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Boston Marathon bomber appeals conviction, death sentence

By
Allen Cone
Lawyers filed an appeal to overturn the conviction of Dzhokhar Tsarnaev, who was sentenced to death for his role in the Boston Marathon bombings in 2013. File Photo courtesy of the Federal Bureau of Investigation
Lawyers filed an appeal to overturn the conviction of Dzhokhar Tsarnaev, who was sentenced to death for his role in the Boston Marathon bombings in 2013. File Photo courtesy of the Federal Bureau of Investigation

Dec. 27 (UPI) -- Lawyers for Boston Marathon bomber Dzhokhar Tsarnaev want his death sentence overturned, saying the federal judge should not have allowed the trial to be conducted in the city.

On Thursday, the lawyers asked an appellate court to reverse Tsarnaev's conviction and death penalty sentence for helping carry out the 2013 attack, killing three people and injuring more than 260 others.

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Dzhokhar Tsarnaev and his brother, Tamerlan Tsarnaev, detonated two homemade pressure-cooker bombs with shrapnel on April 15, 2013, along the marathon route.

Since his 2015 conviction on 30 charges, Dzhokhar Tsarnaev has been in solitary confinement at the federal supermax prison in Florence, Colo.

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"This case should not have been tried in Boston," lawyers wrote in the 1,124-page appeal. "The bombings targeted the Marathon, a 116-year-old tradition and a source of deep civic pride.

Bill Richard, the father of Martin Richard, an 8-year-old boy killed during the attack, testified. Two bombs were detonated in Copley Square where people gathered to watch runners cross the finish line, also killing two women.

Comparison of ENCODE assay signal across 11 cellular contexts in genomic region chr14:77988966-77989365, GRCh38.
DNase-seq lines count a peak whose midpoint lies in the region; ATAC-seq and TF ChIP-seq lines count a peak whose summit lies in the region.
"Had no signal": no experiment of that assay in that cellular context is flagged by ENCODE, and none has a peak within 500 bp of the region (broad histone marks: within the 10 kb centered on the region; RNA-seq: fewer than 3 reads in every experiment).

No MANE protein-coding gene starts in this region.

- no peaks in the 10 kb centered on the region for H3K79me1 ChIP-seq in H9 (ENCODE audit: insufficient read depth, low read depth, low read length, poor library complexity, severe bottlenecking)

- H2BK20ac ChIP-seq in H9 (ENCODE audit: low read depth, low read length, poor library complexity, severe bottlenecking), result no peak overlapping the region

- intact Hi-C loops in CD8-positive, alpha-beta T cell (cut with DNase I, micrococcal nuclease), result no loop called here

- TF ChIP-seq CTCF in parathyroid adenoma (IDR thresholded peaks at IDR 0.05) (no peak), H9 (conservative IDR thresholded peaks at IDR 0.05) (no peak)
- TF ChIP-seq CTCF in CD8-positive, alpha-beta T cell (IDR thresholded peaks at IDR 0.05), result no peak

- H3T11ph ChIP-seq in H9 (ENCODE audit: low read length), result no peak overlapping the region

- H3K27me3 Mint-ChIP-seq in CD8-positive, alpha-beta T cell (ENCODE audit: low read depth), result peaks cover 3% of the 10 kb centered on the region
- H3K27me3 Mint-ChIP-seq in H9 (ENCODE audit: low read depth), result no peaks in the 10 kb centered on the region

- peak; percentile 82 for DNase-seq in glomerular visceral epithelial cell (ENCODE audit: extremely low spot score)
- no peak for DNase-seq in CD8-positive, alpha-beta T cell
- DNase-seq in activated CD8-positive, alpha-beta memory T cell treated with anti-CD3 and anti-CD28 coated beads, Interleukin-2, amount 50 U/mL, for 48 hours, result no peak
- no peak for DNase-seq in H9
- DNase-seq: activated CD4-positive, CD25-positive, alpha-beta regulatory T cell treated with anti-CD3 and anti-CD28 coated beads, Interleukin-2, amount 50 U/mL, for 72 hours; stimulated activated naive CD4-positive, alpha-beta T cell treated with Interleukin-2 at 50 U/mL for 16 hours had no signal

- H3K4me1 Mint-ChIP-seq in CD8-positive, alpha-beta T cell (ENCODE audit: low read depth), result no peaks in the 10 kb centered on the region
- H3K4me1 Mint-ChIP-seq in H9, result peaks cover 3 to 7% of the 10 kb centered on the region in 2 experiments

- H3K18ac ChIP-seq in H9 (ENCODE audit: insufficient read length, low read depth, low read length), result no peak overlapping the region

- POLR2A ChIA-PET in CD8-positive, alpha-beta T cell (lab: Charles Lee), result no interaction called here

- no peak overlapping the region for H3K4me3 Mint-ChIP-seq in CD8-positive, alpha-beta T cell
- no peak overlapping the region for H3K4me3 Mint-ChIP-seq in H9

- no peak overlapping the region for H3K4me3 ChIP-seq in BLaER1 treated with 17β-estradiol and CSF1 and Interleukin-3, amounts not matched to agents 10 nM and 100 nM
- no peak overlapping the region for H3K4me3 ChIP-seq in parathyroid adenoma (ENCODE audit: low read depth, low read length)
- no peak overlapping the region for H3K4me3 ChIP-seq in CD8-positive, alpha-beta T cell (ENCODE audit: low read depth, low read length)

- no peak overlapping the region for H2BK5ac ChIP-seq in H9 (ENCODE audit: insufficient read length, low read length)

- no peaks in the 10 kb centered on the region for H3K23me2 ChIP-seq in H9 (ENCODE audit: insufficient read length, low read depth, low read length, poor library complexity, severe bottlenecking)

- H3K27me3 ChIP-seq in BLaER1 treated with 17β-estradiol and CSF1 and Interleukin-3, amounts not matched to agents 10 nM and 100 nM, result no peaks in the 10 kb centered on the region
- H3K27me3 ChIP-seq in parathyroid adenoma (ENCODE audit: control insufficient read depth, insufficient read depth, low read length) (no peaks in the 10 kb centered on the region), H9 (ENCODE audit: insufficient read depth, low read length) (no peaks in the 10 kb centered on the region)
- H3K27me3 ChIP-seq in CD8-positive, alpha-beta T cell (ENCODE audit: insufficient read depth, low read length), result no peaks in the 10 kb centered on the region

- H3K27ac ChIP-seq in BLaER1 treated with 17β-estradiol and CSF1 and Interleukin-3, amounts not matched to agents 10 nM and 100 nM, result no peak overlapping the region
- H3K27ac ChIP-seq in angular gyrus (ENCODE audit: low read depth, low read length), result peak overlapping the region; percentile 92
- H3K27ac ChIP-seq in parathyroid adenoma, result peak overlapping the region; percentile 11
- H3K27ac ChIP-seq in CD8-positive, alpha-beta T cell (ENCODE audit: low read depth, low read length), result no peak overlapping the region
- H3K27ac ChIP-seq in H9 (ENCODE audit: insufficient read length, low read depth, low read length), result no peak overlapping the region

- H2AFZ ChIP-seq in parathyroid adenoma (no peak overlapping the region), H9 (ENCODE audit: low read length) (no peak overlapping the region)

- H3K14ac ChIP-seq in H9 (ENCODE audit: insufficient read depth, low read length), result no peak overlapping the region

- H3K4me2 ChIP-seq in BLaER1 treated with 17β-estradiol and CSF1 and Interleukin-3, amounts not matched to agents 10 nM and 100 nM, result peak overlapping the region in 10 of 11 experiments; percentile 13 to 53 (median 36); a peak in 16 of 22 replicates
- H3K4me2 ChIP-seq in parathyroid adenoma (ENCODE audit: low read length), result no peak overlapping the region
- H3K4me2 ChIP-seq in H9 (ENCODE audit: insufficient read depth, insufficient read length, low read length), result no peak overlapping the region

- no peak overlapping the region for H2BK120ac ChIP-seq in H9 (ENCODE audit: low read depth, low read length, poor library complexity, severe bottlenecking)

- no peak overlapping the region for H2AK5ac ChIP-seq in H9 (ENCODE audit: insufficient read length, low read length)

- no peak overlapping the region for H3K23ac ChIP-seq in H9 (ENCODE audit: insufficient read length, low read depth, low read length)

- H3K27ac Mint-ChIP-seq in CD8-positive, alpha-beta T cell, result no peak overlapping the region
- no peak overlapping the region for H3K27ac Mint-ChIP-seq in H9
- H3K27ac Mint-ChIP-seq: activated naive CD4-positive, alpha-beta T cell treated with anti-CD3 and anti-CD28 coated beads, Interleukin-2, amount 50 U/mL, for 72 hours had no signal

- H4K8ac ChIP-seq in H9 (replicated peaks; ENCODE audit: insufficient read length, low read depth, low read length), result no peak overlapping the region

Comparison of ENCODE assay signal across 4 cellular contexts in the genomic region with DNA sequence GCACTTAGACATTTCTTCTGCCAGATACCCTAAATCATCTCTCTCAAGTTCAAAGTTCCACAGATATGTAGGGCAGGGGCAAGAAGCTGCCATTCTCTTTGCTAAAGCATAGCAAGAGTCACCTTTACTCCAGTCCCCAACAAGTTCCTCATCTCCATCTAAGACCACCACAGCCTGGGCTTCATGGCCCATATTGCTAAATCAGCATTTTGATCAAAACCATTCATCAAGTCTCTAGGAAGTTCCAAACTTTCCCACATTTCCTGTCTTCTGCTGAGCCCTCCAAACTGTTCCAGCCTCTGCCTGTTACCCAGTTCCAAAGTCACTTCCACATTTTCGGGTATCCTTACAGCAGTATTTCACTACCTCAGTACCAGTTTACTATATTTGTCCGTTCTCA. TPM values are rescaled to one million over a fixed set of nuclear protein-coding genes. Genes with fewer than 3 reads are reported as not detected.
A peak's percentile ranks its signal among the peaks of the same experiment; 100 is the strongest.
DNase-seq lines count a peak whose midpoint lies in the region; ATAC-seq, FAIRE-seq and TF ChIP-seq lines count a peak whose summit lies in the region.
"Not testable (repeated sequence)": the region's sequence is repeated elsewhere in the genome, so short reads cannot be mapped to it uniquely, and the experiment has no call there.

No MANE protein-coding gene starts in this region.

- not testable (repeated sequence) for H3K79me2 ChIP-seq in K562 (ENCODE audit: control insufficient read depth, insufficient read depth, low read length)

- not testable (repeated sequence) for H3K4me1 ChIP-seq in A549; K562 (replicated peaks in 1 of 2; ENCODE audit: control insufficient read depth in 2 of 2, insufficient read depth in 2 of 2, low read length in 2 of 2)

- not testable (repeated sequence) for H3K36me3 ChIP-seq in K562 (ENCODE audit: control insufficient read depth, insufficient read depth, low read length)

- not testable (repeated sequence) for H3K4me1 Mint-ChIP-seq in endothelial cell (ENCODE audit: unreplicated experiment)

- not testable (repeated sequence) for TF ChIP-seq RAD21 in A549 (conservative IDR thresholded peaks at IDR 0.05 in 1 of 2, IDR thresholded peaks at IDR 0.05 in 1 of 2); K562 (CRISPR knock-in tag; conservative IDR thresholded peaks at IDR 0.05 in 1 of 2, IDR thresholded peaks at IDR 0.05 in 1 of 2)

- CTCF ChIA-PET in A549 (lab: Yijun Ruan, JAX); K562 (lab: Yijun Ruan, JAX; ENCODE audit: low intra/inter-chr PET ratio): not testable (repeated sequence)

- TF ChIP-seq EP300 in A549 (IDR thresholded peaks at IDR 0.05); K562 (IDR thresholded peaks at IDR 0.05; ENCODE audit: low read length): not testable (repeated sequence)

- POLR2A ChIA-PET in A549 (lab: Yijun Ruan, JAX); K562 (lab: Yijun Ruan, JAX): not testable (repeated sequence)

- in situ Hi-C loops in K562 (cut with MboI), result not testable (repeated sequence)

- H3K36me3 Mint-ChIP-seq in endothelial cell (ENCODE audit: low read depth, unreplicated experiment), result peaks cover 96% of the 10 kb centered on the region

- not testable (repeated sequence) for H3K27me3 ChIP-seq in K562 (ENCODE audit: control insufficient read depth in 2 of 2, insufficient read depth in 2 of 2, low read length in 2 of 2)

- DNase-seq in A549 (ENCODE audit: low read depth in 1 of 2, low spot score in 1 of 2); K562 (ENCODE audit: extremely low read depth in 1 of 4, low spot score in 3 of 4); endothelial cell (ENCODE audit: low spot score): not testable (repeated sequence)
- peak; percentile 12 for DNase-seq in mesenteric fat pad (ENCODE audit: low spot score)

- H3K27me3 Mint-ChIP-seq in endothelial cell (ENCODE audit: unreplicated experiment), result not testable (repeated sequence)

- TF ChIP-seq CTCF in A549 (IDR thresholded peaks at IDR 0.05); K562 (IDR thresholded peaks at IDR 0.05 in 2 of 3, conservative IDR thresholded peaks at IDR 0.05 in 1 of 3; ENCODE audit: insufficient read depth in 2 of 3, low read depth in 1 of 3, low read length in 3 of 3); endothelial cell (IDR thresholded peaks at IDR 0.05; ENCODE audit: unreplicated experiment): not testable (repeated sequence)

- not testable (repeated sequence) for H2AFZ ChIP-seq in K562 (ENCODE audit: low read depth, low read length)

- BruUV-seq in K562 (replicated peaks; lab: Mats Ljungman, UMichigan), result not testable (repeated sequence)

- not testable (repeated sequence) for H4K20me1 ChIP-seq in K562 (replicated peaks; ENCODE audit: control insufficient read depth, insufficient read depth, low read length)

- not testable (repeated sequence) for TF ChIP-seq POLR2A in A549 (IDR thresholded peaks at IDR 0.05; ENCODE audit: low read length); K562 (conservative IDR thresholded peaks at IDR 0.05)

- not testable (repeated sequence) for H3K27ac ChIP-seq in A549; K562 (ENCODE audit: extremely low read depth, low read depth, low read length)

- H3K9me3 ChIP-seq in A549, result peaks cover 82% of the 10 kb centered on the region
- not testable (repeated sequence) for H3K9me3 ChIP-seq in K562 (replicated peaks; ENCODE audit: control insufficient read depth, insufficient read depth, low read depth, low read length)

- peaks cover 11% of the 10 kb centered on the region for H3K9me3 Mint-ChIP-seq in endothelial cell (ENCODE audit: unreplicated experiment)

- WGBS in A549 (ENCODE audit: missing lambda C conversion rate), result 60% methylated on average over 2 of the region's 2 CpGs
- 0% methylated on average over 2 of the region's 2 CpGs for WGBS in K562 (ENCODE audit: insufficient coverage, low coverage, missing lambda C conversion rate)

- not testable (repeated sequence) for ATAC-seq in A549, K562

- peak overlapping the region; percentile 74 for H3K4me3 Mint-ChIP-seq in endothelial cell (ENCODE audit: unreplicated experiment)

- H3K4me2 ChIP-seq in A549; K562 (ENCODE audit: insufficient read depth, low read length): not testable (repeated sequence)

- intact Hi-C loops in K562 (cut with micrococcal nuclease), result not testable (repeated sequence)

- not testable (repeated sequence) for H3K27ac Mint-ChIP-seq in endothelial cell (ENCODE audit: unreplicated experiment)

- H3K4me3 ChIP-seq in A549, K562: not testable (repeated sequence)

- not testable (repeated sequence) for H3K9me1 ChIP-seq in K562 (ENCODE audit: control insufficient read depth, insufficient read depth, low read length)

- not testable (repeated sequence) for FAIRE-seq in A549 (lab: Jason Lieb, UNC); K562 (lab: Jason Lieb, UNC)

"Bill Richard testified that 'everyone in this room probably knows someone' who was 'running the Marathon that day," the lawyers wrote in a 500-page opening brief.

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The lawyers said the court "deprived Tsarnaev of an impartial jury and a reliable verdict, in violation of the Fifth, Sixth and Eighth Amendments."

Dzhokhar Tsarnaev tried to move the trial out of Boston but it was denied by the judge and the U.S. 1st Circuit Court of Appeals.

During a manhunt three days after the two explosion, the brothers fatally shot Massachusetts Institute of Technology police officer Sean Collier, 27. Tamerlan Tsarnaev was shot dead during a shootout with police.

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Lawyers also argued that Tamerlan Tsarnaev, and not their client, was "a killer, an angry and violent man; that he conceived and led this conspiracy."

During the trial the defense lawyers tried to get Dzhokhar Tsarnaev's jury forewoman, a restaurant manager, removed because she retweeted a social media post calling the University of Massachusetts Dartmouth sophomore a "piece of garbage" before she received a juror summons.

A second juror, a male municipal worker, outright "disobeyed the Court's instructions," the brief states, by joining a Facebook discussion on the case before he was seated.

"Tsarnaev admitted heinous crimes," the lawyers said, "but even so -- perhaps especially so -- this trial demanded scrupulous adherence to the requirements of the Constitution and federal law. Again and again this trial fell short."

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